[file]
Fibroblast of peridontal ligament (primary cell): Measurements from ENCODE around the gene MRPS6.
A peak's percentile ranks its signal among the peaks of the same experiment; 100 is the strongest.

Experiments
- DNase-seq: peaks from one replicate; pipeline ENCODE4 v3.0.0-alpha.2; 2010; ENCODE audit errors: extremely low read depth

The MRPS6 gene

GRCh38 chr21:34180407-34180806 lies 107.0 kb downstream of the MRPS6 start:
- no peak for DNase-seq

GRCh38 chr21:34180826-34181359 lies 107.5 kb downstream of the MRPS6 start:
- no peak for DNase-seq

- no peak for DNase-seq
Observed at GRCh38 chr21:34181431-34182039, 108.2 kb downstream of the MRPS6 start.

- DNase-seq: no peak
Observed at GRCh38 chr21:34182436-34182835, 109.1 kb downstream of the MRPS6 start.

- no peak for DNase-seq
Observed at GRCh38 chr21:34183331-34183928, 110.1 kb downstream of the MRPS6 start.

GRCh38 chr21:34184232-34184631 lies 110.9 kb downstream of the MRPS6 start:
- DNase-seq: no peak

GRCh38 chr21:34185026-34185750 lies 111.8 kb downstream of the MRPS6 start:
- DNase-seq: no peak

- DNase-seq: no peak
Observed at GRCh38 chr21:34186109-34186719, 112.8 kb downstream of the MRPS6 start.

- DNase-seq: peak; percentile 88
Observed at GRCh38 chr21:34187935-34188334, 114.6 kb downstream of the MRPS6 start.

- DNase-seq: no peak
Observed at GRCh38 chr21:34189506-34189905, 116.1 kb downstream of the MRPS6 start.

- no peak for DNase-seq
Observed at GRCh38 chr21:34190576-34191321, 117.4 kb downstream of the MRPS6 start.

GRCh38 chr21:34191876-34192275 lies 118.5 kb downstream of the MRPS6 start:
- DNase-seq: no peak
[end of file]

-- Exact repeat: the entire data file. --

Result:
Fibroblast of peridontal ligament (primary cell): Measurements from ENCODE around the gene MRPS6.
A peak's percentile ranks its signal among the peaks of the same experiment; 100 is the strongest.

Experiments
- DNase-seq: peaks from one replicate; pipeline ENCODE4 v3.0.0-alpha.2; 2010; ENCODE audit errors: extremely low read depth

The MRPS6 gene

GRCh38 chr21:34180407-34180806 lies 107.0 kb downstream of the MRPS6 start:
- no peak for DNase-seq

GRCh38 chr21:34180826-34181359 lies 107.5 kb downstream of the MRPS6 start:
- no peak for DNase-seq

- no peak for DNase-seq
Observed at GRCh38 chr21:34181431-34182039, 108.2 kb downstream of the MRPS6 start.

- DNase-seq: no peak
Observed at GRCh38 chr21:34182436-34182835, 109.1 kb downstream of the MRPS6 start.

- no peak for DNase-seq
Observed at GRCh38 chr21:34183331-34183928, 110.1 kb downstream of the MRPS6 start.

GRCh38 chr21:34184232-34184631 lies 110.9 kb downstream of the MRPS6 start:
- DNase-seq: no peak

GRCh38 chr21:34185026-34185750 lies 111.8 kb downstream of the MRPS6 start:
- DNase-seq: no peak

- DNase-seq: no peak
Observed at GRCh38 chr21:34186109-34186719, 112.8 kb downstream of the MRPS6 start.

- DNase-seq: peak; percentile 88
Observed at GRCh38 chr21:34187935-34188334, 114.6 kb downstream of the MRPS6 start.

- DNase-seq: no peak
Observed at GRCh38 chr21:34189506-34189905, 116.1 kb downstream of the MRPS6 start.

- no peak for DNase-seq
Observed at GRCh38 chr21:34190576-34191321, 117.4 kb downstream of the MRPS6 start.

GRCh38 chr21:34191876-34192275 lies 118.5 kb downstream of the MRPS6 start:
- DNase-seq: no peak